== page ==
Although Paella first originated in the area of Valencia, a small community in Spain, and is said to have “ancient roots”, the modern dish we know and love today has been around since the mid 19th century.

There are multiple versions of paella — one known as Paella Valenciana which is a more traditional version, another known as Paella de Marisco, is loaded with seafood and Paella Mixtra which is a combination of the two.

Today, I’m recreating the traditional version of the recipe which contains rice, peas, chicken, broth and spices like saffron and turmeric. It can also be made with rabbit or duck.

Paella, in Valencian, translates to frying pan, which makes sense considering the dish is traditionally cooked in a shallow pan over an open fire.

Often, there is a layer of crispy rice known as soccarat that forms at the bottom of the pan which is a result of the cooking methods used to create this dish.

If you want to learn how to make this recipe for yourself, follow the steps below!

Recipe

  • 1 tbsp olive oil
  • 4 chicken breasts fillets, cut into chunks
  • 2 small onions, finely sliced
  • 1 fat garlic clove, crushed
  • 1 tsp turmeric
  • pinch of saffron
  • 1 tsp paprika
  • 300g paella rice
  • 850ml hot  chicken or vegetable stock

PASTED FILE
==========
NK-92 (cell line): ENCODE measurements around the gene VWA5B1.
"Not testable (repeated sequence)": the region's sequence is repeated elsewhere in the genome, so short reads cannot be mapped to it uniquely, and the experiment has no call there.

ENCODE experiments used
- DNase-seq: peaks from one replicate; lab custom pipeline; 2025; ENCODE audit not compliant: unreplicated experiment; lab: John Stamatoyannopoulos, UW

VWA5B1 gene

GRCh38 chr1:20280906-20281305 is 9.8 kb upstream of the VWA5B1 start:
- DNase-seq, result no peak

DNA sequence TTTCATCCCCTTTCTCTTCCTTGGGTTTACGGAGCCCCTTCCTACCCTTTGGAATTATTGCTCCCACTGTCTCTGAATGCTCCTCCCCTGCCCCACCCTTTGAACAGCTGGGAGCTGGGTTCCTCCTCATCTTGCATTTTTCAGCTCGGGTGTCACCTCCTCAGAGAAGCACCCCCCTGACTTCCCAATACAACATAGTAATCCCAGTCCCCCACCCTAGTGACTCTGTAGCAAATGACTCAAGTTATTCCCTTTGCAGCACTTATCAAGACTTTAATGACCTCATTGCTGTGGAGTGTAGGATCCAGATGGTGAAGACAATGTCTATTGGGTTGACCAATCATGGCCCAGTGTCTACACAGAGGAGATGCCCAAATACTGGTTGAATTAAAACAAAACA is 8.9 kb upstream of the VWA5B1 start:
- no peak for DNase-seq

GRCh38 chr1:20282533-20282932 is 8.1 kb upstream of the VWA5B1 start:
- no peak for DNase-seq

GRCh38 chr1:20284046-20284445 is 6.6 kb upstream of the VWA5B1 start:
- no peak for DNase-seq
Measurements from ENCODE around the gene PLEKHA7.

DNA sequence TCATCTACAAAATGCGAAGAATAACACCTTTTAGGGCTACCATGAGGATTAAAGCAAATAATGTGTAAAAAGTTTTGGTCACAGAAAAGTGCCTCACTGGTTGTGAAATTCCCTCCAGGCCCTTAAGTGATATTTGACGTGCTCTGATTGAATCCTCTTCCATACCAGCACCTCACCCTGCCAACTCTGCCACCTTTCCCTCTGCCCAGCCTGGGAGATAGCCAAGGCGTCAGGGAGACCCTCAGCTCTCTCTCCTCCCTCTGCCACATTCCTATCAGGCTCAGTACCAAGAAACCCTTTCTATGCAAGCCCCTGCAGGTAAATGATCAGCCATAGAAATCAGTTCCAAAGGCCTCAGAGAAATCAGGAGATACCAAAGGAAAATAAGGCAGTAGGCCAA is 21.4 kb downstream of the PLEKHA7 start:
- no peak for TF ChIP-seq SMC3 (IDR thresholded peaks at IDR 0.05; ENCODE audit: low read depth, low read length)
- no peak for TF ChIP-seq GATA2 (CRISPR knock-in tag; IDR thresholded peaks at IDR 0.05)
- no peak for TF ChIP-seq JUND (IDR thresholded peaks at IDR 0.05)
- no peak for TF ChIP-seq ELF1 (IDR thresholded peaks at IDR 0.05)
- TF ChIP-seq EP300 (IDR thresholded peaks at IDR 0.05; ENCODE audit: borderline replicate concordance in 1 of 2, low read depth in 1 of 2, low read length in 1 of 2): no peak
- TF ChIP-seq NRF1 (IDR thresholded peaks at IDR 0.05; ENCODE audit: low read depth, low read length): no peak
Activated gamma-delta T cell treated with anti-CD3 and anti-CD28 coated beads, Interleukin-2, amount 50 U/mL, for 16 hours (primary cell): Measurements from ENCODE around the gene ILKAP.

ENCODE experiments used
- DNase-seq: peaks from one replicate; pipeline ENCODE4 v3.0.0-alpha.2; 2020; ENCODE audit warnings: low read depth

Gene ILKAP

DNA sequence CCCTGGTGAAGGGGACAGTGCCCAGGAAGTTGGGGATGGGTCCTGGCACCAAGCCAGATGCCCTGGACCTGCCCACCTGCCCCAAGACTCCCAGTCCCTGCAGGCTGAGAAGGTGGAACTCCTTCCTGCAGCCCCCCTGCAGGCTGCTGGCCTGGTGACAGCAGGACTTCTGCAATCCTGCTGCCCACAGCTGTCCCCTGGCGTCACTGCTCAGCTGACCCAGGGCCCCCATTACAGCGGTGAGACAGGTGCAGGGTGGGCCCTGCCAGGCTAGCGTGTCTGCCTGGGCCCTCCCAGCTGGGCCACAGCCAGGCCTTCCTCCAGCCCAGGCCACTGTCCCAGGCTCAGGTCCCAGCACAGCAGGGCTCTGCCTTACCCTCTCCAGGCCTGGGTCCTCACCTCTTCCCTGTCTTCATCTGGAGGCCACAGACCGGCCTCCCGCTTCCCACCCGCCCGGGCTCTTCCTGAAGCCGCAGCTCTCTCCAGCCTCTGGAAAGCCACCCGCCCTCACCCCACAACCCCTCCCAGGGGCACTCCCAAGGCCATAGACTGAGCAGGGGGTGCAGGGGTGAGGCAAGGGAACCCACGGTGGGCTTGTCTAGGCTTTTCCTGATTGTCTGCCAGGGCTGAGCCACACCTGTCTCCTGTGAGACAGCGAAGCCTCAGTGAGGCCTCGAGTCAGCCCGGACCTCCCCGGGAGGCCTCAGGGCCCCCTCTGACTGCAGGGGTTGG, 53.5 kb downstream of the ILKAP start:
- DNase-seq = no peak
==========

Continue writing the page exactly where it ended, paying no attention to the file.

• 200g frozen peas
  • 1 lemon, cut into wedges, to serve
  • ½ small bunch of  parsley, finely chopped, to serve

Ingredients

  • Heat the olive oil in a deep frying pan over a high heat. Brown the chicken all over – don’t cook completely. Once browned, transfer to a plate.
  • Reduce the heat to low, add the onions and cook slowly until softened, about 10 mins.
  • Add the garlic, stir for 1 min
  • Stir in the spices, then pour in the rice. Stir to coat the rice in the oils and spices for about 2 mins, then pour in the stock.
  • Bring to the boil, return the chicken to the pan and simmer for about 20 mins, stirring occasionally.
  • Add the peas to the pan and simmer for 5 mins until the rice is cooked and the chicken is tender.
  • Serve with the lemon and parsley.

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